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Monday, July 25, 2011

Frankenstein: 1910

    Note:  I want to talk about something regarding a change in plans.  If you didn't already know, this is my tenth review and as such I want to alter the way I post my reviews.  My plans are to, after every ten reviews, to switch from reviewing horror movies, to reviewing science fiction films, and so on.  I'm going to experiment with this for awhile, and see how everything works out.  Thank you for your patients.

   It's my tenth review, and this time we're going all the way back to 1910!  Enter:  Frankenstein, the first of its kind, based right off of its predating novel by author Mary Shelly.  It was filmed in three days at Edison Studios, and written and directed by J. Searle Dawley.  You can actually find a 2010 public release of the film with remastered footage.  (It was once claimed to be a lost film.  And now, I present to you, my review of the original theatrical release of, "Frankenstein".

   "Frankenstein leaves for collage".  These are the first words you see.  Immediately I'm hysterical because usually I mistake the monsters name to be Frankenstein, and not the doctor who built him.  But obviously they are referring to the monsters maker, because he hasn't yet obtained his doctors degree.    In some cases I'm against this kind of thing, but the remastered music is very helpful with identifying the tone of the film.  

   We see that Frankenstein has written a letter from collage to his sweetheart.  Here is what the letter said, "Sweetheart, Tonight my ambition will be accomplished.  I have discovered the secret of life and death and in a few hours I shall create into life the most perfect human being that the world has ever known." (Boy, is he in for a surprise)  "When this marvelous work is accomplished, I shall then return to claim you for my bride.  Your devoted, Frankenstein."  

   The music seems surprisingly cheerful, but this is good because, when the suspenseful music comes around, it will seem more suspenseful by comparison.  So, we get our next title card (that's been remastered as well as the music) that reads, "Instead of a perfect human being, the evil in Frankenstein's mind creates a monster.  There is a surreal quality towards silent movies that I truly admire, and I look forward to reviewing films like this whenever I can.  Frankenstein, mixes allot of explosion-prone materials into a cauldron.  It's fascinating how you see the monster take form.  You really have to see it to understand how cool it is.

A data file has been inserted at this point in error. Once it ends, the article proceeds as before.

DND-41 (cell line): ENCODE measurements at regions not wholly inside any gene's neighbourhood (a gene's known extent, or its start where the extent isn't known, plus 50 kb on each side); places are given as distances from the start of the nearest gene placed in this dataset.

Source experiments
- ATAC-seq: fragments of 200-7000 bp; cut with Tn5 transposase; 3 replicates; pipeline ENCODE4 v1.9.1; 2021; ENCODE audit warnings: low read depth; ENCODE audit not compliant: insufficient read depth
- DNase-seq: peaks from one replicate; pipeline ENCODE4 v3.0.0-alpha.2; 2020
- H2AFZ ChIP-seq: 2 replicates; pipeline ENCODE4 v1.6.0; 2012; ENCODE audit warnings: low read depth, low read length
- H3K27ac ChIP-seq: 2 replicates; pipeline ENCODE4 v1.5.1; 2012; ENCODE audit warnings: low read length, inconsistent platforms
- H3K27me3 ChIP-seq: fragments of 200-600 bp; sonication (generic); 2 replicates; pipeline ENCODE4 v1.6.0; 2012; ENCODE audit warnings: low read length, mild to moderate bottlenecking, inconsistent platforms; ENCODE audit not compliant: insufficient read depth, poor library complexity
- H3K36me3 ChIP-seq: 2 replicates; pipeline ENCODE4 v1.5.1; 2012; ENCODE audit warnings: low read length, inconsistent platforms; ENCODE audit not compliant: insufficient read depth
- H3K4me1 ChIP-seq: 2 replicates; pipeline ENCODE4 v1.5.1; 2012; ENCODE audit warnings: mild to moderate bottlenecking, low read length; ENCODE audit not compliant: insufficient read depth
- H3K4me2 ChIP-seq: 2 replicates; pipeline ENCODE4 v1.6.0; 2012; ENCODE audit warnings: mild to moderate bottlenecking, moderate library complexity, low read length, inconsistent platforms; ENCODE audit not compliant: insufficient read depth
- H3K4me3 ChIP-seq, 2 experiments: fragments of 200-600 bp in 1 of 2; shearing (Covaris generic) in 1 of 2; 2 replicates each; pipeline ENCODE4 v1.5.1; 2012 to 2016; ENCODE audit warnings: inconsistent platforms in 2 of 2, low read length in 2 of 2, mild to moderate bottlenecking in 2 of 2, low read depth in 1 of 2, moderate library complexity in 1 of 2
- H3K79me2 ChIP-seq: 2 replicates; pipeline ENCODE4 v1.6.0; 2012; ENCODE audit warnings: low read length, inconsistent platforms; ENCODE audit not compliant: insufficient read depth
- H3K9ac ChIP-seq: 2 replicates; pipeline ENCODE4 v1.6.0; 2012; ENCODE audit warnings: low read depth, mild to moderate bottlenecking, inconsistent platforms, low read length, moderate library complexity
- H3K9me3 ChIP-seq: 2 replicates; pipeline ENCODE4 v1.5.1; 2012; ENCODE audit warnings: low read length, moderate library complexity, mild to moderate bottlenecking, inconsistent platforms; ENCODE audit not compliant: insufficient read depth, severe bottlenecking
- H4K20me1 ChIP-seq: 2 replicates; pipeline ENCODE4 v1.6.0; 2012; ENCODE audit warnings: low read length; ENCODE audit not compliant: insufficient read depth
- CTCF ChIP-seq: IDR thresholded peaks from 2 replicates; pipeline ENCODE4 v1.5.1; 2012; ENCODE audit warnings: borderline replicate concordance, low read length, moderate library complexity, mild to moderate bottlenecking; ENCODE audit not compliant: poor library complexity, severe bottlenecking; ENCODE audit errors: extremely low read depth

Our next title card says, "Frankenstein appalled at the sight of his evil creation". So, it turns out he didn't mean for his creation to be evil.  I wonder if this is teaching that playing god is risky business.  I’ve also noticed that you don't have any dialog cards, it just explains what’s happening every once in a while.  So, we get a glimpse at the monster, and to be honest, he looks different.  Granted he's the first design of the monster, but I wonder why they took every stock image from the universal version.  It must have been allot more popular than this one.  

   Anyway, after his encounter with the monster, Frankenstein returns home, and supposedly tells his family of what he saw.  And then, the monster shows up in his home!  I'm not going to say anything about that, it's too preposterous...... but not impossible.  It leaves just in time for someone else to show up (it's almost comedic, like the monster is trying to drive him insane).  But he sees his reflection and, you reason with him.  He sees how frightening he looks and in that sense, a small shaft of humanity shines through.  

   The next scene shows Frankenstein getting married.  The monster shows up and, after some confrontation, disappears because,"He was foiled by the power of love!”  There is a scene where Frankenstein walks in front of a mirror and sees that his refection replaced with the monster, and there is a definite meaning to that.  It's like his personality is the main ingredient to his monsters creation, and that even love can shine in the most hallowed of places.  Wow, this film is deep.  And it's also over at this point.           

In Conclusion:  I never thought that such spectacularity, and yes that is a my dictionary, could be packed into just 12 minutes and 42 seconds!  So, for a film and a review, it was pretty short, and I apologies for that, but that's how long most films were in 1910.  Now I can believe it was made in three days.  But I enjoyed this very much, and with all silent films they never cease to amaze me.  I believe that silent films are an acquired taste, and to those who enjoy that taste, I respect you.  If you haven't tried a silent film yet, let this film be your first (or if not this one, then, "Nosferatu", because that one is classic).  Follow this blog to get in on more silent goodness and more!  Also if you would like to watch, "Frankenstein": 1910 go to the bottom of this review.  Don't forget to let me know of your reactions of this review.           

I give this film 4 PhD's out of 5

Thank you,

   Albert Dubin


        Next Review:  Santa Clause Conquers The Martians 1964 


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